Trump is reluctant to take military action in the Middle East because he wants to live up to his campaign vows to reduce foreign entanglements, according to multiple people who speak with him regularly. He’s also worried about the economic and political ramifications of embroiling the United States in a war with Iran, which stands accused of the recent attack on oil facilities in Saudi Arabia…
At the same time, Trump has flashes of private regret about his only new military intervention in the region: airstrikes against Bashar Assad’s government in Syria. Trump has told confidants that he wishes those 2017 and 2018 attacks, which targeted Syrian facilities after the Assad regime’s use of chemical weapons, had inflicted more damage.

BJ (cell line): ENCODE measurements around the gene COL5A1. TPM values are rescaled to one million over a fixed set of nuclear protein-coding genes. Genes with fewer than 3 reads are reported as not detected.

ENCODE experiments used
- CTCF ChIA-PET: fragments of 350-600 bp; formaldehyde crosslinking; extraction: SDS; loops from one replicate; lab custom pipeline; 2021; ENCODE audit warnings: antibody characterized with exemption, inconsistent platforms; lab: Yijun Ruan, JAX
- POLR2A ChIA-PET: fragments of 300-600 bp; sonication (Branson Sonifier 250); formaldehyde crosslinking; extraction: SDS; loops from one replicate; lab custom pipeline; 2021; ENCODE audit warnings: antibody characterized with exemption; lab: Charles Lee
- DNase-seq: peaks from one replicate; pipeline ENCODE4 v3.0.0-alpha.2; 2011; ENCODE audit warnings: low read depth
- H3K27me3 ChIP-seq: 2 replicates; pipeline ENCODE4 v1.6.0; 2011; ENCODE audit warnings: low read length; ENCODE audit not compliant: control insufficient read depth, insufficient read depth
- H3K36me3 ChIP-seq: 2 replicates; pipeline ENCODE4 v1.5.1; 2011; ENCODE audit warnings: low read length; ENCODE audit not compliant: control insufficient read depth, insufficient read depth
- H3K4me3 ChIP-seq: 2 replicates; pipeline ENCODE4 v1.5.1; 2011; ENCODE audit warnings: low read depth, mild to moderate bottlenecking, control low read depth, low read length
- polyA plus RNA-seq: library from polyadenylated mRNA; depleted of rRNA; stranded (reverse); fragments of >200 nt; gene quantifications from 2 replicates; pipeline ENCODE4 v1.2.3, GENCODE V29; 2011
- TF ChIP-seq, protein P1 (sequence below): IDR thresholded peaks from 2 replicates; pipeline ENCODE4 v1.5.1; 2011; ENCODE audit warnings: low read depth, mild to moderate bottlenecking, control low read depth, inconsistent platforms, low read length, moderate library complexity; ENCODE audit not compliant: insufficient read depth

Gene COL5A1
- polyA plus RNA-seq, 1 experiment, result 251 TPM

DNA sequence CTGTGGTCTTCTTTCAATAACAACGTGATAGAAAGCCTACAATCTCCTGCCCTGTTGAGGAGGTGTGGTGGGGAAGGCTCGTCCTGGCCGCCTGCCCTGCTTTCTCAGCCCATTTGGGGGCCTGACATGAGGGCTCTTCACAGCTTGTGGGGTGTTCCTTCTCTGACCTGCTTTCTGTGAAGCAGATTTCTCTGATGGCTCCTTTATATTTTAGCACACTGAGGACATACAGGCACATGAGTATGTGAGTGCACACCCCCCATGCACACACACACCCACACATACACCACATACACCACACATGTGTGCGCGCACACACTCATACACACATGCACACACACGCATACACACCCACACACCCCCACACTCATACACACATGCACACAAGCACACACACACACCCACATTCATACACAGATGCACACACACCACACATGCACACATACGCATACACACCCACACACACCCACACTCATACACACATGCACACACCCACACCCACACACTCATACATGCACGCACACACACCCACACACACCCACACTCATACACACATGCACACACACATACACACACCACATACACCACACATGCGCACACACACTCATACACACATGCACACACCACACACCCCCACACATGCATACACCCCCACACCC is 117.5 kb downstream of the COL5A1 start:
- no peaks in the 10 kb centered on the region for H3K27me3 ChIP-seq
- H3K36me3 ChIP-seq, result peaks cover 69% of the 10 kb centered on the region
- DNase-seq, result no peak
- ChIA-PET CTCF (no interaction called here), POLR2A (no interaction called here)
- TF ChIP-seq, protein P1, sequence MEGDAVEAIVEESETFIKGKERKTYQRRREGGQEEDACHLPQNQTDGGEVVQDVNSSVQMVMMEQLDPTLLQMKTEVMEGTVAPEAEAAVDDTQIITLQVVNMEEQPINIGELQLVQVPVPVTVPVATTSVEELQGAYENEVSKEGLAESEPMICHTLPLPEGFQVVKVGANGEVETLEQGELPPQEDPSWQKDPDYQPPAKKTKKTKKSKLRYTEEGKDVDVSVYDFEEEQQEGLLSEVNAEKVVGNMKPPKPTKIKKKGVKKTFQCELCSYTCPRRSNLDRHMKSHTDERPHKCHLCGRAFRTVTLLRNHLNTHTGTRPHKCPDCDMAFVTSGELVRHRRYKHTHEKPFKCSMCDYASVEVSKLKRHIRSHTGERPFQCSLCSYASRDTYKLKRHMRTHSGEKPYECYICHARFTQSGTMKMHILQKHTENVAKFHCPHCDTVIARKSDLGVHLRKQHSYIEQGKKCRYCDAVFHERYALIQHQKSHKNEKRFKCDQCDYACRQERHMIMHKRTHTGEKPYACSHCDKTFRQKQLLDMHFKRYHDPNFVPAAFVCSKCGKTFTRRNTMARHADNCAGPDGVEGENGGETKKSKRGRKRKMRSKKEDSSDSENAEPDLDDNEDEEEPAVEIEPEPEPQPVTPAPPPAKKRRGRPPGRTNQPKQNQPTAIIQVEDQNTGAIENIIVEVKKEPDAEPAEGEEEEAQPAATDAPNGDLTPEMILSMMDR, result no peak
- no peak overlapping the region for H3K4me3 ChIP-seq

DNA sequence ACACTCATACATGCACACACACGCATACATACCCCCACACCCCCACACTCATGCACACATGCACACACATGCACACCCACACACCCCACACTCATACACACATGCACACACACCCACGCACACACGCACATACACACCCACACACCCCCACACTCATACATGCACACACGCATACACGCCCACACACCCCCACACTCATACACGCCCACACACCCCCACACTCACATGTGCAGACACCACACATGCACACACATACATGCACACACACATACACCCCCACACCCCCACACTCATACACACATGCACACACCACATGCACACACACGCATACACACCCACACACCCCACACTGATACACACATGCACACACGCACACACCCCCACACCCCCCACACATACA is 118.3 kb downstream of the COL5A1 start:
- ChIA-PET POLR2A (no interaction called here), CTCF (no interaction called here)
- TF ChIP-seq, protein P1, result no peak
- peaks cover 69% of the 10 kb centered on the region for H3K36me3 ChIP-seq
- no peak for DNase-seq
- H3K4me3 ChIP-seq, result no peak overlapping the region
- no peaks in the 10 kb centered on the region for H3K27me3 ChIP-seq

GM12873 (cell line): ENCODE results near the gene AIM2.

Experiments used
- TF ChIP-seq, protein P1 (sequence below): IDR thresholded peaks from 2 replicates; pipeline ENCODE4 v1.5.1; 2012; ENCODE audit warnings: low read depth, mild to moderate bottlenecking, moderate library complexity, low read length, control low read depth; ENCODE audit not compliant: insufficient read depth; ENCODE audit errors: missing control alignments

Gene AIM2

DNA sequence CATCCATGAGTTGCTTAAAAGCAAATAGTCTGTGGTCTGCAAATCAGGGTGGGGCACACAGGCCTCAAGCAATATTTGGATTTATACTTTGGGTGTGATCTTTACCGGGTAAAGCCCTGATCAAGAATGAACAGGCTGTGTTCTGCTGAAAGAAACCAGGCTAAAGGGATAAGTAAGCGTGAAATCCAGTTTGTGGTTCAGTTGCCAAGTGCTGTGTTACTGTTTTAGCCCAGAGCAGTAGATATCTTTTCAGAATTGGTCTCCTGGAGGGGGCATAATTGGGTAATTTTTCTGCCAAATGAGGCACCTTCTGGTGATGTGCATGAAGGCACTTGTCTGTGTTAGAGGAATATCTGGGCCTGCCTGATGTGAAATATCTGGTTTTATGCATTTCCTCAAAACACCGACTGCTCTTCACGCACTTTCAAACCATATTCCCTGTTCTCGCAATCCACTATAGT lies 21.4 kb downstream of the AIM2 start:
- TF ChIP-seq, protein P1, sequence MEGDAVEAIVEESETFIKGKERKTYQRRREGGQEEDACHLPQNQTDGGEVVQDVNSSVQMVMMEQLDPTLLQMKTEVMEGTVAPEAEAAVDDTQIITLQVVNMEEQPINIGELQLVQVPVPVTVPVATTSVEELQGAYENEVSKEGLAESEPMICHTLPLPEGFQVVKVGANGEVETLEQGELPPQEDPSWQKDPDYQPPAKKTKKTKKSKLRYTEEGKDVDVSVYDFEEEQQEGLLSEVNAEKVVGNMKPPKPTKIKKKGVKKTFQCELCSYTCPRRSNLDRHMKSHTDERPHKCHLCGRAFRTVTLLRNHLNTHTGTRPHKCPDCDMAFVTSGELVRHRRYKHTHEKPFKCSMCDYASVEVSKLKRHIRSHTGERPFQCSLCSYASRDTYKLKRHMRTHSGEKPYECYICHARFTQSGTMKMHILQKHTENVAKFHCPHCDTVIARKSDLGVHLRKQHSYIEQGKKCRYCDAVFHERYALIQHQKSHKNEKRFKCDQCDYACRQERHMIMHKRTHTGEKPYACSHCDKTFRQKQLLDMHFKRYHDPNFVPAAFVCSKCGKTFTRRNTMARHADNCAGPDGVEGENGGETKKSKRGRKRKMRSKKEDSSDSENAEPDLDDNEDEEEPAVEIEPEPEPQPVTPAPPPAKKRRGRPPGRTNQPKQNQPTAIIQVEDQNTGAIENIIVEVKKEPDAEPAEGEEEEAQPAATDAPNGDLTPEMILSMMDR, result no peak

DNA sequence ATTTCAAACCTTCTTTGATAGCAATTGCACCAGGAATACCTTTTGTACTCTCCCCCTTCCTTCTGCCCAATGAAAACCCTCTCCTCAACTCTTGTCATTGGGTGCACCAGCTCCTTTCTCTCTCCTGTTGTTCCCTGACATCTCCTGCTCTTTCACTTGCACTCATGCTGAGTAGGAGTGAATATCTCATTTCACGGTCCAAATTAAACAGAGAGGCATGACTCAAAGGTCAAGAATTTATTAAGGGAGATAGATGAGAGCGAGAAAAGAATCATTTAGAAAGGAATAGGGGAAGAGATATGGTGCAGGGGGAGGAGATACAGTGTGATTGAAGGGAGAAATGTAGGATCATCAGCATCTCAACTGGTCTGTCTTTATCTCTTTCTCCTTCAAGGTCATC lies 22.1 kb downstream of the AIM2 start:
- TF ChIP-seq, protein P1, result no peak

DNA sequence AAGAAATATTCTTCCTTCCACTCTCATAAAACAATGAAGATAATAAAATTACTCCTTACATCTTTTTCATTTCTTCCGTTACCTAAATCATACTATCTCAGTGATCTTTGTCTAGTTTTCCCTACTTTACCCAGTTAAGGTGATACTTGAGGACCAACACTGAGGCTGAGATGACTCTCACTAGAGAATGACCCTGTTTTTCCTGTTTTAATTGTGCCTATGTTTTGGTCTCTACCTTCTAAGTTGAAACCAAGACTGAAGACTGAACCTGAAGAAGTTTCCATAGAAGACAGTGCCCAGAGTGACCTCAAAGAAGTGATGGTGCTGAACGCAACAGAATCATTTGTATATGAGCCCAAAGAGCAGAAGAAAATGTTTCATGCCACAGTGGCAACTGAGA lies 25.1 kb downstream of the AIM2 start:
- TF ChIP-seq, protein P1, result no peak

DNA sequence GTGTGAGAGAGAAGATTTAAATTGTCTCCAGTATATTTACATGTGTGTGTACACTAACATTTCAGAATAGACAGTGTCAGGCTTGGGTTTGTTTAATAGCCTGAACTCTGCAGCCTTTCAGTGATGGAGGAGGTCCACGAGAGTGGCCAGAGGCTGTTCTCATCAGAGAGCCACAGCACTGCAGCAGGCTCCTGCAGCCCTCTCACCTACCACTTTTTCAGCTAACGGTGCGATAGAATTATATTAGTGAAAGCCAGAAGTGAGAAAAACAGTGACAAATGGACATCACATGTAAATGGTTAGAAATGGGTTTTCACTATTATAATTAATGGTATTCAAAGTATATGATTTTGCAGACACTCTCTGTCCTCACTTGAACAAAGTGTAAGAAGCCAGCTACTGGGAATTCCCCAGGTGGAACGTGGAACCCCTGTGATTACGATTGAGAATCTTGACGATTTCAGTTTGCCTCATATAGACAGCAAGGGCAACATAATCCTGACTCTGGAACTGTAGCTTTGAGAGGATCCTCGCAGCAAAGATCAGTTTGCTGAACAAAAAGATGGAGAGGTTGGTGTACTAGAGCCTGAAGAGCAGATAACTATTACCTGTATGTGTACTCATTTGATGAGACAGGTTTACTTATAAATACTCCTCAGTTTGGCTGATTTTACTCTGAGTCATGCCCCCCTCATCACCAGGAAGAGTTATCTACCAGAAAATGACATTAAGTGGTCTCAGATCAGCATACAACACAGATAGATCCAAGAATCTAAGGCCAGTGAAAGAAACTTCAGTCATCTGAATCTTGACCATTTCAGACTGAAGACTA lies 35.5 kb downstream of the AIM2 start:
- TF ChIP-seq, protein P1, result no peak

Over the past 10 days, about a dozen outside advisers have weighed in with him on Iran, including Japanese Prime Minister Shinzo Abe, who has tried to mediate between the U.S. and Tehran; Ric Grenell, the U.S. ambassador to Germany; anti-interventionist Sen. Rand Paul (R-Ky.); and Freedom Caucus stalwart Rep. Mark Meadows (R-N.C.), according to a Washington Republican familiar with the president’s conversations.
Many — but not all — of those voices are urging Trump to show restraint, this person said.